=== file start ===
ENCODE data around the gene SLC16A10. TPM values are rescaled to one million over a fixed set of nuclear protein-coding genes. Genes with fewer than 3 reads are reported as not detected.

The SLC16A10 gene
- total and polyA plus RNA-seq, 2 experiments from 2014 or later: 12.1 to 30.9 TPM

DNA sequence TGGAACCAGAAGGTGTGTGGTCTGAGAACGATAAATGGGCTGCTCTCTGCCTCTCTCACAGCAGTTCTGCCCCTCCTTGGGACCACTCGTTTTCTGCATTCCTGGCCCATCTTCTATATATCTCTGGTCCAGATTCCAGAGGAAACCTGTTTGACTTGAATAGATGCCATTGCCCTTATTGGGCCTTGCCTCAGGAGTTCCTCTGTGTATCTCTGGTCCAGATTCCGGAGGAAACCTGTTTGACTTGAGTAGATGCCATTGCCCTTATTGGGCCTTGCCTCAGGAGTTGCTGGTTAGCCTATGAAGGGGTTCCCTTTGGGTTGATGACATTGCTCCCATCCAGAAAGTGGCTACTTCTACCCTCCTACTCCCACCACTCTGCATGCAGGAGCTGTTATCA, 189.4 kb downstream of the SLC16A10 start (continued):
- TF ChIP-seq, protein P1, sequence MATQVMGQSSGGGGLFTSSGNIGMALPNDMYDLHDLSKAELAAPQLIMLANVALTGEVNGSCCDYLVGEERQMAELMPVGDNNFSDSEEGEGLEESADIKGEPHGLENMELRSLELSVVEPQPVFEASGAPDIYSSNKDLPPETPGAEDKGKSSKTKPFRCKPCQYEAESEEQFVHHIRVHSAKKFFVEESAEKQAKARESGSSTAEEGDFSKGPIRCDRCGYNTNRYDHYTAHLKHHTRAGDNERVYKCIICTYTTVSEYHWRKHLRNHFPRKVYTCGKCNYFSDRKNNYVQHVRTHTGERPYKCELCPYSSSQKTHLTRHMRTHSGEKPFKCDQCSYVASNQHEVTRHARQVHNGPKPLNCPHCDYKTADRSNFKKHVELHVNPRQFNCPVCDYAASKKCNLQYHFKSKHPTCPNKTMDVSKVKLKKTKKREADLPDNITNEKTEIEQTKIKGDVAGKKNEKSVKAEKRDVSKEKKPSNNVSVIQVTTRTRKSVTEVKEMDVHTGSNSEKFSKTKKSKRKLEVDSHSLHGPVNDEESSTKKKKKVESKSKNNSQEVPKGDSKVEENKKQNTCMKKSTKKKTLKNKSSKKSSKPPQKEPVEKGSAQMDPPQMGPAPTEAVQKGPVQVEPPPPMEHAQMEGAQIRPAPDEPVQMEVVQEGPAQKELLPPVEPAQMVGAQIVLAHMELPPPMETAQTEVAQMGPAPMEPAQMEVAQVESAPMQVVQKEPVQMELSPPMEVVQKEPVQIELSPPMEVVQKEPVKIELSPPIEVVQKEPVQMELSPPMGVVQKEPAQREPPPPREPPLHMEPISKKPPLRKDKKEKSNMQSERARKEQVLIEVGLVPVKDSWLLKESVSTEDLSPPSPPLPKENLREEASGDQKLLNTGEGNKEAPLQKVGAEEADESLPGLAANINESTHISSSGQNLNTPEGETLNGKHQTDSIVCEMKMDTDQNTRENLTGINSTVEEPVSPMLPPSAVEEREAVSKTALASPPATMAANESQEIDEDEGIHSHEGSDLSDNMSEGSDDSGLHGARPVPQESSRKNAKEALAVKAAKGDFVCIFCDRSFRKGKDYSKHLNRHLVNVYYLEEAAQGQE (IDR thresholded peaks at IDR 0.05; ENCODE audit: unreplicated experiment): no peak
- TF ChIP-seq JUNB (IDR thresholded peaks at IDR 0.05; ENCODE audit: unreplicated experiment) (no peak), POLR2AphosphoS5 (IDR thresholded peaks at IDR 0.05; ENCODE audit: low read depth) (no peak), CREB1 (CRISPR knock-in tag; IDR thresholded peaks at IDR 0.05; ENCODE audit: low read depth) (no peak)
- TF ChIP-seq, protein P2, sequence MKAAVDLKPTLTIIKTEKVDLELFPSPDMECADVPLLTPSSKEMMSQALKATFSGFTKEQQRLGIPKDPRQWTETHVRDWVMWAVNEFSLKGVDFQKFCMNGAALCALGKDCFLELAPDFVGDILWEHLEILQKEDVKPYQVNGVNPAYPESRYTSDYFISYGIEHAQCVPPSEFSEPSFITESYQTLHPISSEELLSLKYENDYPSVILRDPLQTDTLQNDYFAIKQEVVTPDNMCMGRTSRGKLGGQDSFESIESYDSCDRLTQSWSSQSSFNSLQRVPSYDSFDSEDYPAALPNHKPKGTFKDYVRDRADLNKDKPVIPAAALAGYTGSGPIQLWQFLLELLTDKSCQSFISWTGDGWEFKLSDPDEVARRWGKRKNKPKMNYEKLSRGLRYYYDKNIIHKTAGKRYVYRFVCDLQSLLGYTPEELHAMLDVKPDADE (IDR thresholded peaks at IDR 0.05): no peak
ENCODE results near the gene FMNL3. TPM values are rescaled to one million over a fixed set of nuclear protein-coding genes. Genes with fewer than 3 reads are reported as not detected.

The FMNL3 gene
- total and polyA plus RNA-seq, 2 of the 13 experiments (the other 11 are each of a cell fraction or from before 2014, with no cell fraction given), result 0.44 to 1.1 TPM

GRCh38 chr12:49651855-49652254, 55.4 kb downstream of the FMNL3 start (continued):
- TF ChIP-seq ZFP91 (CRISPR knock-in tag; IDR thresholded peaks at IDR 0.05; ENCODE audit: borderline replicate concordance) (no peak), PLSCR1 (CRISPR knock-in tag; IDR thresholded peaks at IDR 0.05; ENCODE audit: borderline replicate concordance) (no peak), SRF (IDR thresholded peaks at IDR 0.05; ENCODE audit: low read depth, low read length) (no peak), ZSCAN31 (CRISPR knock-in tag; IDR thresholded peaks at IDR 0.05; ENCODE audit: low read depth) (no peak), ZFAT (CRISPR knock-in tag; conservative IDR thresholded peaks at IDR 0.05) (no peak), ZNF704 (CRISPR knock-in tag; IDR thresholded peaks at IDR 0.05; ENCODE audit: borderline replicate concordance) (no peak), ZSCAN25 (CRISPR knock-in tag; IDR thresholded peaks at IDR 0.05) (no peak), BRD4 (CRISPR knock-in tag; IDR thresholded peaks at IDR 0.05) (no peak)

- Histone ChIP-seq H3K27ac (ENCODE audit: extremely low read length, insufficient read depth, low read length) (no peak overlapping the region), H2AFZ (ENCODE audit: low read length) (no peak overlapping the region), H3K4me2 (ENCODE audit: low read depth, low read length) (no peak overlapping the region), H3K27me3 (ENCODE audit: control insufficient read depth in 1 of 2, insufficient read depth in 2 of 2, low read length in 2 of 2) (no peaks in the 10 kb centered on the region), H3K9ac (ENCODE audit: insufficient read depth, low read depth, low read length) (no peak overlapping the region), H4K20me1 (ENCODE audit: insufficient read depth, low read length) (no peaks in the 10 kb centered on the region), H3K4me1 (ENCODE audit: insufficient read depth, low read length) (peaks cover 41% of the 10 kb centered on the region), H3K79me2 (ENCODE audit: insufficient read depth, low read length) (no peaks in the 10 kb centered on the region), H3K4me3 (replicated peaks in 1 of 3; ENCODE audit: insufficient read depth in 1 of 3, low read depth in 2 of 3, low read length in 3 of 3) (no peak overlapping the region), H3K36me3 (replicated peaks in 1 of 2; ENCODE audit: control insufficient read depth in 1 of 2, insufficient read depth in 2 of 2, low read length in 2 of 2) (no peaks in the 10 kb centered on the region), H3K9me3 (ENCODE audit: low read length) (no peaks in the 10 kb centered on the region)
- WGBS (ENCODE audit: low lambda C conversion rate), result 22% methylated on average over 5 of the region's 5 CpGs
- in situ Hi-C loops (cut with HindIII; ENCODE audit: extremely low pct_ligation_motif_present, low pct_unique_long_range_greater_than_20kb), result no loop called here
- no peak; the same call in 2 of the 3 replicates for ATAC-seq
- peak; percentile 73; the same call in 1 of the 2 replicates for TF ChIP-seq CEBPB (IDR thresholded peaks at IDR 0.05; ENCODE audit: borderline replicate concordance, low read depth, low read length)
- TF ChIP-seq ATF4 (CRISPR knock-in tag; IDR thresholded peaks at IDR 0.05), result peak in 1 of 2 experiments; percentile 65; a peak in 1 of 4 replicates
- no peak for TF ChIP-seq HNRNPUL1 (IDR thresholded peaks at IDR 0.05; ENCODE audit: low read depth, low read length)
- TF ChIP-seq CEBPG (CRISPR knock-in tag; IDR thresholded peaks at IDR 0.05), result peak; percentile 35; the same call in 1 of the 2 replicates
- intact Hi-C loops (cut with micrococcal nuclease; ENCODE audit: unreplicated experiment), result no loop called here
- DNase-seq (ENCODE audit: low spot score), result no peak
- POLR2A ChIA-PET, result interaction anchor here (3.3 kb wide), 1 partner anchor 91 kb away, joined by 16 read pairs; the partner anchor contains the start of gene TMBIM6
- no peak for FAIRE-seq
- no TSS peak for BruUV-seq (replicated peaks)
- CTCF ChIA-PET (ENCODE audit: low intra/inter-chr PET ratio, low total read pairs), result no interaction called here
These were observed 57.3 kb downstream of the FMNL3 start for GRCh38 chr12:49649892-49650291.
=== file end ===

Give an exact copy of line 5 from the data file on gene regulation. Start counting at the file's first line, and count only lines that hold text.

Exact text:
- TF ChIP-seq, protein P1, sequence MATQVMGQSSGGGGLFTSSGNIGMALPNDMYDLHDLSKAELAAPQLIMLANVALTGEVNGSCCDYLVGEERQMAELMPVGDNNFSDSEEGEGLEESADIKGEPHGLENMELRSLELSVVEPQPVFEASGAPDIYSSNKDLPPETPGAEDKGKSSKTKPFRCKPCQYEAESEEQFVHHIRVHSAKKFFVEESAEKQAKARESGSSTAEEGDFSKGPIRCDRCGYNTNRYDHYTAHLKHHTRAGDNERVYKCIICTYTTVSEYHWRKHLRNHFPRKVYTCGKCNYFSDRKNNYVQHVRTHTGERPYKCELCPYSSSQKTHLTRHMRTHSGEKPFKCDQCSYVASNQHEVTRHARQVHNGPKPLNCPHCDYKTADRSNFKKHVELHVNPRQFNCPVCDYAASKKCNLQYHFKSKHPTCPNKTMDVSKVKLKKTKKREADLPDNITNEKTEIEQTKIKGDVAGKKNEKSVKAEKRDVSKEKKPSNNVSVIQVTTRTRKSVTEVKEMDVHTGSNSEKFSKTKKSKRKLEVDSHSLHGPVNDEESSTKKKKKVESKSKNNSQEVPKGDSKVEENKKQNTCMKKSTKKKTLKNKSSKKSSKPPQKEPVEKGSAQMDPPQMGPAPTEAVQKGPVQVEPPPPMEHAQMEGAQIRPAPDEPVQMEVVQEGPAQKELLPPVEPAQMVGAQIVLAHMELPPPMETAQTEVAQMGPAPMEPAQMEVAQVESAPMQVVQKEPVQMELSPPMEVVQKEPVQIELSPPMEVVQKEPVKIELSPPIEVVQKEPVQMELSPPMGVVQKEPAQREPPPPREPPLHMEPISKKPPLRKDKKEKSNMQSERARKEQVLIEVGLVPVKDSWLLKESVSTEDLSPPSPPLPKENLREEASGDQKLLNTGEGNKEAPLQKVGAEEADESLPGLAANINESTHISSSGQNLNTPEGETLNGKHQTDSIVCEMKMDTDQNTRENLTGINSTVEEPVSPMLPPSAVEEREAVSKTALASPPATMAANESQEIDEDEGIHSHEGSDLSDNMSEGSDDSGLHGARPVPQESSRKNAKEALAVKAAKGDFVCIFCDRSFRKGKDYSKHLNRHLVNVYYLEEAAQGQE (IDR thresholded peaks at IDR 0.05; ENCODE audit: unreplicated experiment): no peak